Cows lie down a lot -- it's normal for them to be up and down up to 16 times a day and to spend as much as half their time lying down. In spite of myths and legends about cows, they don't sleep standing, and they don't always lie down when it's going to rain.
When They're Digesting
A cow is a ruminant, meaning she eats first and chews later. She'll graze rapidly, filling the rumen or first chamber of her stomach with grass swallowed whole; then she goes and finds a safe, quiet and comfortable spot, lies down and starts doing the hard work of reducing all that grass to something she can digest. To do this, she does what has been called a "controlled vomit" -- brings small amounts of grass back up to her mouth -- and starts chewing her cud. A cow lying down with her head up, both hind legs to one side and her lower jaw grinding away from side to side is ostensibly a happy and healthy cow.
When They're Tired
When a cow wants to sleep, she does it lying down because she can’t lock her knees the way a horse can to sleep on his feet. A sleeping cow may stretch out flat on her side, but only if she has a partner to keep watch. In a herd, at least one cow will stay up as a sentinel while the others catch 40 winks. A cow gets up in a three-step action, more like a camel than a horse. She rises to her front knees first, then all the way up on her hind legs, and finally she pushes with her hindquarters and lunges forward to get to all four feet. This unfolding process is kind of slow and jerky, and she needs to be able to get up fast if a predator is approaching, so a lone cow is more likely to stay up on her brisket with her rear legs tucked under her and her head curled around to one side, ready for a speedier getaway than from the flat-out position.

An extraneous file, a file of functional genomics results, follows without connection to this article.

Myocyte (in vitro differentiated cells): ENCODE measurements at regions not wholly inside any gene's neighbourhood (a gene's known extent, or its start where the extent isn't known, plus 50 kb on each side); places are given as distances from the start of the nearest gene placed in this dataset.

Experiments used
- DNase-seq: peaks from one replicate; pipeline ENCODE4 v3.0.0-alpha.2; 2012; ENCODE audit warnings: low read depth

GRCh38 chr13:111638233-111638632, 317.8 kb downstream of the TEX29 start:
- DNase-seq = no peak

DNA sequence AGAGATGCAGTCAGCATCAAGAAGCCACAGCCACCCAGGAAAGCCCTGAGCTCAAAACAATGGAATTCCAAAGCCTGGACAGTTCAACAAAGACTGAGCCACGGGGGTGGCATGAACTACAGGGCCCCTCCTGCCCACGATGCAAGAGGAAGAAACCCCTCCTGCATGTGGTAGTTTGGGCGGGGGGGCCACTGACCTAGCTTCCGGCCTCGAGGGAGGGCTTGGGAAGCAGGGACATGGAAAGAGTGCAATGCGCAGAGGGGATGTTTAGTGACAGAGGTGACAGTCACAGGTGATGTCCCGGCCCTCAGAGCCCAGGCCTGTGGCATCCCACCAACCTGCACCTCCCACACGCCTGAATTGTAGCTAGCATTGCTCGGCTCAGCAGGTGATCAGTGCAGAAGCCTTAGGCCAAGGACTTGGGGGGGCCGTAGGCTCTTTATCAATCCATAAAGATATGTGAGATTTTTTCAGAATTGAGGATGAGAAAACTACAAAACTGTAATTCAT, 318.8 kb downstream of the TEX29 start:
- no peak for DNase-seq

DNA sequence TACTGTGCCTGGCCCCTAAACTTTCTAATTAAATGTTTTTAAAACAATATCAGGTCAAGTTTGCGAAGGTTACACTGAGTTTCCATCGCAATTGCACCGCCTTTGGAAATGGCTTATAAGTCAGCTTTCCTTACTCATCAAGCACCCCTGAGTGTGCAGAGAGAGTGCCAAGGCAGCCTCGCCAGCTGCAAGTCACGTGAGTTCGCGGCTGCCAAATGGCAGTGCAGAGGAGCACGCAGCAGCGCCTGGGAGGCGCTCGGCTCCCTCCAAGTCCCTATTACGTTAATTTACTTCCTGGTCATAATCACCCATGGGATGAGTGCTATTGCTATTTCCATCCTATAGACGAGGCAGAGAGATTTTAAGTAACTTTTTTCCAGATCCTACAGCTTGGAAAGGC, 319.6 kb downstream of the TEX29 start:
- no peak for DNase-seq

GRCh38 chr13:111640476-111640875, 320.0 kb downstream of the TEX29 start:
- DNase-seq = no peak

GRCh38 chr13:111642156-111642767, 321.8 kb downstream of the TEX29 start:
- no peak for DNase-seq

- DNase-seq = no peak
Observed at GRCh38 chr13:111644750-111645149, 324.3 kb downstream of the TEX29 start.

When They're Calving
After the nine-month gestation for a cow or a countess, a cow feels some discomfort and, if it's her first pregnancy, a considerable amount of confusion about what's happening. This may lead her to lie down and get up several times during labor. Once birth is imminent, she will usually lie down because it's easier for her to push the calf out in that position. She may even roll back up onto her chest and look around at her hindquarters as if to see why she's so uncomfortable.
When They're Sick or Injured
In cows, up-and-down is good, but down-and-stay is bad news. A cow who lies down and can't get up again is in big trouble -- after she spends about six hours in the same position, bad things begin to happen to her nerves, muscles and joints. Consult a veterinarian immediately to find out why your cow can't get up; the cause may be a pinched nerve from calving, a metabolic imbalance such as calcium or magnesium deficiency, or a broken bone or a systemic disease; or the cow may just be sulking. A "downer cow" that is alert, eating and drinking can be nursed and even lifted with specialized equipment in an attempt to get her back on her feet, but if she isn't up and walking in a few hours, the condition can become terminal.
- University of Minnesota Extension: Ruminant Anatomy and Physiology
- Bairnsley Highlands: Calving - What to Expect!
- Colorado State University: Calving Management Manual: Abnormal Calving - Pulling the Calf
- The Cattle Site: Down Cows: Potential Problem for Cattle Producers
- Animal Welfare Information Center Bulletin: Handling of Crippled and Nonambulatory Livestock
- Brand X Pictures/Brand X Pictures/Getty Images